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Thursday, December 24, 2009


There is no better sight in cricket than a fast bowler steaming in before destroying a batsman's stumps or knocking him over with a bouncer.

The best of the pacers run in hard from a long run up and hurl the ball at high speed to induce it bounce off the pitch in a menacing manner creating fear in the minds of the batsmen.   The sight of batsmen weakened by a bouncer whizzing past close to his ear and then beaten by pace or the stumps going for a walk in the air are indeed a treat to the eyes.

(the fearsome foursome - Andy, Michael, Colin & Joel)

To name some of the best whom I have seen or heard of - Dennis Lillee, Jeoff Thompson, Malcolm Marshall, Andy Roberts, Mike Holding, Richard Hadlee, Kapil Dev, Imran Khan, Alan Donald – this by no  means is a complete list nor the best ever complied. They are passionate, ruthless when it comes to snaring and display then anger quite often.

Holding - smooth run up and angry retort

Thommo was for long considered the fastest clocking 99.7 mph. Holding was known as ‘Whispering Death’ and Rollsroyce for the nice smooth run up and clean action. However, there are reports of Mohammed Sami and Shoaib Akhtar clocking more than 161 kmph i.e., crossing the 100 mph barrier.

Dennis the menace

Lasith Malinga - the slinger

This post is all about the sad end of a promising pace bowler who threatened to over run all others but had his own career decimated by injury and somewhat in joining the rebel ICL. He is only 34 has a strike rate of 38.7 ; average of 22.09 and has taken 5 wickets in an innings 5 times and ten in a test once. Shane Bond considered as one the best black caps only played 18 tests in a career spanning 7 years – took 87 wickets at an average of 22, with best haul of 6/51.

His desire was severely tested in 2004 when he underwent a back operation – grafting of hip bone into the vertebra, secured with bolts and wires. It took three weeks before he was able to touch his toes, seven before he could walk for 10 minutes and surgeons told him that pace bowling would become a thing of the past. The future looked glum but he began to walk, went swimming, and changed his fitness training. He slogged through four sessions a day: ten overs of bowling in the morning, followed by an hour of weights. Then a half-hour of rest before a 40-minute run. He ended the day with a session of boxing training.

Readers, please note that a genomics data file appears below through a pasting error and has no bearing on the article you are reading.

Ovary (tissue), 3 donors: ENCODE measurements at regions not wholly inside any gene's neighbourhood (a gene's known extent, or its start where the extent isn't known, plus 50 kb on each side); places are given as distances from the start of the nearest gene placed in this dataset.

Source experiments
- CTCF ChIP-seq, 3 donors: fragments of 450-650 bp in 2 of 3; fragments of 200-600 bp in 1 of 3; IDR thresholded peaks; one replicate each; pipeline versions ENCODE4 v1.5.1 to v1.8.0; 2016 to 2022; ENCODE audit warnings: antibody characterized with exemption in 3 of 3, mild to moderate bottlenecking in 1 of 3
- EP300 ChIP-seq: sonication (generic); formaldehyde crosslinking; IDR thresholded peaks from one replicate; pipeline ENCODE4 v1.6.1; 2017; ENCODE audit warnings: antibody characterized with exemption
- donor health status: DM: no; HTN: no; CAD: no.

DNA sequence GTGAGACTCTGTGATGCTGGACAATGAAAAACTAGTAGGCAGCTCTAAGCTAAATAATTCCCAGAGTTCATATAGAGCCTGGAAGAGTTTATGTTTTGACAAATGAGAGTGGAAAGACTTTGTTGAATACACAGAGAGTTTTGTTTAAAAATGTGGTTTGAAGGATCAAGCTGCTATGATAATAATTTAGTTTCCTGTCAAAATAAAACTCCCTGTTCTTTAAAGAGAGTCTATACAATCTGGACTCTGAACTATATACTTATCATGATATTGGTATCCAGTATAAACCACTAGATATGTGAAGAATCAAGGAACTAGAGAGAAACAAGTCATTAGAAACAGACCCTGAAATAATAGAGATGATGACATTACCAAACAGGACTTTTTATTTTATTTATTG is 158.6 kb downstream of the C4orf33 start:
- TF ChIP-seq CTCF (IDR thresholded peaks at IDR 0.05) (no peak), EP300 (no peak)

With mental toughness, he came back strongly and in a test in Auckland, had Lara out cutting to point and in the second his first ball had Lara’s leg up rooted of the hole. His stint with ICL playing for Delhi Giants kept him out of national duty – this Nov however he earned a recall snared eight Paki wickets at Dunedin but also picked up an abdominal injury, which steered him to decide to call it a day.

When he burst into the arena in 2001 against Aussies he was amongst the quickest pacers – was the quickest Kiwi to reach 50 ODI wickets including 6/22 in the WC 2003 against Aussie. Went on to become the fastest Kiwi to get 50 in tests – sore back surfaced in 2006 and frequent injuries kept disrupting his smooth career. The Kiwi Board reacted wildly in 2008 and terminated his national contract when he signed ICL.

When India toured Kiwiland just prior to WC 2003, in conditions favourable to seam bowling, Bond sliced through the famed Indian line up getting Sehwag, Dravid, Ganguly and Tendulkar making a memorable win at Wellington test. Statistics would never reveal his true stature. In the 18 he played, Kiwi won ten (though 4 were against Bangla and Zimbabwe). During his career span, they played 49 without him and managed win another 10. Kiwis strike rate was 20 balls better when Bond spearheaded their line up. He won MOM four times and got one in his farewell match also.

He has 138 wickets in 77 One dayers and 17 in 13 T 20s – which he hopes to continue. But the cricketing world would be missing him – more so his own country which would suffer without such quality pacer spearheading their attack albeit not so regularly.

Regards – S Sampathkumar.


  1. Sampath,

    It was during mid 90's when I was was school going kid, and I read in a magazine, "A sigh of relief for the batsman-Malcolm Marshal beckons farewell to Cricket". I never saw him bowl, but still read his record.
    A fast bowler in cricket is much like a fighter pilot in navy.

    I do like your article on Shane Bond, and I do like him for two reason-Genuine fast bowling and a handsome personality.


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